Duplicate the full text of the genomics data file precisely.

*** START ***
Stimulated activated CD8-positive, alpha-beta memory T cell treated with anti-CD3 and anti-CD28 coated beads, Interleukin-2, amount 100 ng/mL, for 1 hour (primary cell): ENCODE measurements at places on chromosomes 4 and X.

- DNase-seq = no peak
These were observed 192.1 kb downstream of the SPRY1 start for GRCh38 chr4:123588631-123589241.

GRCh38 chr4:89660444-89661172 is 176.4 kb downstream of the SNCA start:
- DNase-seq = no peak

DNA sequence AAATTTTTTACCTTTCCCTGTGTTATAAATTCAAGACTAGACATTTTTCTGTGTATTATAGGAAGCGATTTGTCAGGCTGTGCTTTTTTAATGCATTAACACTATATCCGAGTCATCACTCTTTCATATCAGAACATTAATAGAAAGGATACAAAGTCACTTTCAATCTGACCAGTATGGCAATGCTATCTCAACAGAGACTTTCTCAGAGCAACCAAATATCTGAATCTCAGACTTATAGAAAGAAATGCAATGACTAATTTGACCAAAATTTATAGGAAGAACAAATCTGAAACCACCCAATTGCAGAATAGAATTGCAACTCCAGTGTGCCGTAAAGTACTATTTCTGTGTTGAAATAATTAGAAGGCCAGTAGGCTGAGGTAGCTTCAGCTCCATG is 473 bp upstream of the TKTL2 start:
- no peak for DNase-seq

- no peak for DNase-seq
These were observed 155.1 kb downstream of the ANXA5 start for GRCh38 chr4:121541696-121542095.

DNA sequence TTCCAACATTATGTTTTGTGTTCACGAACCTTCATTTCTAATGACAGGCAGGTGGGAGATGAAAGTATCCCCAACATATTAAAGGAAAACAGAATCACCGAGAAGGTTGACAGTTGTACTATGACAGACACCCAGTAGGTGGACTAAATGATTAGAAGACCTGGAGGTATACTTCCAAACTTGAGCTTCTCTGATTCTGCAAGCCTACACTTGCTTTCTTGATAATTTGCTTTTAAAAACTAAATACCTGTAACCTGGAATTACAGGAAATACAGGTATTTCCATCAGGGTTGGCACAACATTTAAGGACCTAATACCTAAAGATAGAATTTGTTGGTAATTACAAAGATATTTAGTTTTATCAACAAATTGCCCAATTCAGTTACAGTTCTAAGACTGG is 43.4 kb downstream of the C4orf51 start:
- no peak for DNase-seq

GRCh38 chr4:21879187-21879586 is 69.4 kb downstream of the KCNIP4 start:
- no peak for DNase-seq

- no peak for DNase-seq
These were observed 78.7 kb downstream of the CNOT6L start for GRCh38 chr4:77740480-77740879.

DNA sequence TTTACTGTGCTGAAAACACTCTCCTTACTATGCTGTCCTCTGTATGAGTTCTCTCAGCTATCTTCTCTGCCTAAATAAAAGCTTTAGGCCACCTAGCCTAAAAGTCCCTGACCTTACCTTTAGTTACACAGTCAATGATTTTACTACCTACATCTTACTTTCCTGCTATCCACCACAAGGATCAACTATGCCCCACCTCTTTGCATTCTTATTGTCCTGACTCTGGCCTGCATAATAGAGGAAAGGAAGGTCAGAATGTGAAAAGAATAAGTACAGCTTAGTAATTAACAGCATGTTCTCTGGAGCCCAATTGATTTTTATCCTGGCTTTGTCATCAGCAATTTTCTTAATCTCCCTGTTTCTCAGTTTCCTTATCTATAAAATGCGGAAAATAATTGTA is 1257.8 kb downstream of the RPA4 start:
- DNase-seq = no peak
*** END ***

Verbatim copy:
Stimulated activated CD8-positive, alpha-beta memory T cell treated with anti-CD3 and anti-CD28 coated beads, Interleukin-2, amount 100 ng/mL, for 1 hour (primary cell): ENCODE measurements at places on chromosomes 4 and X.

- DNase-seq = no peak
These were observed 192.1 kb downstream of the SPRY1 start for GRCh38 chr4:123588631-123589241.

GRCh38 chr4:89660444-89661172 is 176.4 kb downstream of the SNCA start:
- DNase-seq = no peak

DNA sequence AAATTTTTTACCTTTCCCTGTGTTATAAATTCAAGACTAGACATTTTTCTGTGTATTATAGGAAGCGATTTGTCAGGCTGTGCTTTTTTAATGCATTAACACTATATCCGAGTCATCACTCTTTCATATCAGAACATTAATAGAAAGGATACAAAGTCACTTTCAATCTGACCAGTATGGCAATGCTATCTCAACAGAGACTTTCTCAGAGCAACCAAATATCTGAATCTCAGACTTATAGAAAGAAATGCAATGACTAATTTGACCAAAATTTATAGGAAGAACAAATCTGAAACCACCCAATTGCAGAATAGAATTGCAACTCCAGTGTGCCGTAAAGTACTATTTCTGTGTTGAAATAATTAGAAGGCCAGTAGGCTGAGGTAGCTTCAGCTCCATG is 473 bp upstream of the TKTL2 start:
- no peak for DNase-seq

- no peak for DNase-seq
These were observed 155.1 kb downstream of the ANXA5 start for GRCh38 chr4:121541696-121542095.

DNA sequence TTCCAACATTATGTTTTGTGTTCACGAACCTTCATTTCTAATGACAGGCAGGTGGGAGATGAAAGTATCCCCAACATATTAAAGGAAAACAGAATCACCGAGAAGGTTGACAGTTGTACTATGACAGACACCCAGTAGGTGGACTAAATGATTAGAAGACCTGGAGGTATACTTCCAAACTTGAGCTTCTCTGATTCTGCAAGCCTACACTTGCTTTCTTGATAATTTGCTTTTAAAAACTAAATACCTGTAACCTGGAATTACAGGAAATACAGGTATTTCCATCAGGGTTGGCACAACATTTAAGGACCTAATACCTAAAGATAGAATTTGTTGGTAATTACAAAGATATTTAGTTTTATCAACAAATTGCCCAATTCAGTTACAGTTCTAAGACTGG is 43.4 kb downstream of the C4orf51 start:
- no peak for DNase-seq

GRCh38 chr4:21879187-21879586 is 69.4 kb downstream of the KCNIP4 start:
- no peak for DNase-seq

- no peak for DNase-seq
These were observed 78.7 kb downstream of the CNOT6L start for GRCh38 chr4:77740480-77740879.

DNA sequence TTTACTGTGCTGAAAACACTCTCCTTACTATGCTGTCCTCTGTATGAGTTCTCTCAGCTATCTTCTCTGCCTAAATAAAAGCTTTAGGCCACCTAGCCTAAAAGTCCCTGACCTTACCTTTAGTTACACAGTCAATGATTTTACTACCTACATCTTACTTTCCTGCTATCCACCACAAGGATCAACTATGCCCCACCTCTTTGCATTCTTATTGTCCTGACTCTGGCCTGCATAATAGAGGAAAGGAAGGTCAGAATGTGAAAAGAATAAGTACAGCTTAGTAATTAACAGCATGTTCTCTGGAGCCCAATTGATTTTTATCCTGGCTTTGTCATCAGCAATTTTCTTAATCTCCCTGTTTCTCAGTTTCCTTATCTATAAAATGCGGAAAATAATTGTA is 1257.8 kb downstream of the RPA4 start:
- DNase-seq = no peak